Ethno-biology during the Cold War: Biocca's Expedition to Amazonia

Centaurus 58 (4):281-309 (2016)
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Abstract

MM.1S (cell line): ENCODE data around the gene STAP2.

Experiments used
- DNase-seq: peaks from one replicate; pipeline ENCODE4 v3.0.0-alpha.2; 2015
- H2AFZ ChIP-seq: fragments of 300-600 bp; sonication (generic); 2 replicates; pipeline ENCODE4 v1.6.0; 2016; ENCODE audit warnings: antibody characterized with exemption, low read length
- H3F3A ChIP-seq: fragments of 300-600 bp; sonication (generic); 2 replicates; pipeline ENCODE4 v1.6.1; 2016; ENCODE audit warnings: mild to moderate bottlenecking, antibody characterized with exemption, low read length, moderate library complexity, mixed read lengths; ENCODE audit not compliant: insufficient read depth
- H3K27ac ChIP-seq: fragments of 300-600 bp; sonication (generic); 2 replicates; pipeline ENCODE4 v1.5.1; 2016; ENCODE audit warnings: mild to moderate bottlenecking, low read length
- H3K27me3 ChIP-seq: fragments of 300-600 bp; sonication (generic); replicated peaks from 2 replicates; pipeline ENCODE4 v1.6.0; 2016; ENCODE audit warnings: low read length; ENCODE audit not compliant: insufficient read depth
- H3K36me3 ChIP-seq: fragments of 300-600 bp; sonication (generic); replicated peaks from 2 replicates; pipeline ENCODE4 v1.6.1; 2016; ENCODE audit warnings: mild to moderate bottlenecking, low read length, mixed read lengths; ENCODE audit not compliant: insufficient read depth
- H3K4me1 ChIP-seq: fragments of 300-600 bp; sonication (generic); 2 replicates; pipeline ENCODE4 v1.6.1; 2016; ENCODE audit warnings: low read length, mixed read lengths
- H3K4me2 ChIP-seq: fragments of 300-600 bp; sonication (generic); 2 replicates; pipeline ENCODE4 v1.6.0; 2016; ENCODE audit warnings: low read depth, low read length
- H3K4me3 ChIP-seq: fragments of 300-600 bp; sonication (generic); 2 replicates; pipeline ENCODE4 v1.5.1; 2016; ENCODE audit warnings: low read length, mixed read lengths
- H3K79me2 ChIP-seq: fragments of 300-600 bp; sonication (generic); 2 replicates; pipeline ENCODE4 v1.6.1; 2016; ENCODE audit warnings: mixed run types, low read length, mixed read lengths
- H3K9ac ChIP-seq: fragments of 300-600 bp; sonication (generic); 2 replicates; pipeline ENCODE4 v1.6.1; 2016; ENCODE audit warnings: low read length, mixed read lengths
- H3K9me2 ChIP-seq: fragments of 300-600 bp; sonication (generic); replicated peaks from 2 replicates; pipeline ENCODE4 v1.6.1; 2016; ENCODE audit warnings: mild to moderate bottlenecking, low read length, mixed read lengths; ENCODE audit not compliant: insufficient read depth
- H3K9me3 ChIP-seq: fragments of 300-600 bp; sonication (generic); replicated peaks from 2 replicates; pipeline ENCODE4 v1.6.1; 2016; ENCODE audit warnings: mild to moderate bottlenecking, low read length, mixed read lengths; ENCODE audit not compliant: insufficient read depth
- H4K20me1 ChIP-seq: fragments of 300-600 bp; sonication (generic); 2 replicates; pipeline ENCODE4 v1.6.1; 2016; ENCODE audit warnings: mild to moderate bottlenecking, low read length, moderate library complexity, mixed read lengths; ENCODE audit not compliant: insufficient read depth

This article focuses on the ethno-biological expedition to the Amazon headed by Ettore Biocca between November 1962 and July 1963. Biocca, a parasitologist by training, assembled a multidisciplinary team to carry out an ethno-biological study of Amazon natives. The expedition work covered the natives' customs, myths, chants, diseases and the hallucinogenic compounds and curare they used, and took into account plants and animals common to the Amazon environment. This article aims to contribute to the understanding of the 20th-century Western approach to the Amazon people and its cultural importance. It sets out to show how Biocca's encyclopaedic work related to the centrality of Amazonia and its peoples in scientific and cultural debates on modernity and Western culture in the 1960s, and how it connects to Cold War anxieties about the disappearance of ‘uncorrupted’ peoples.

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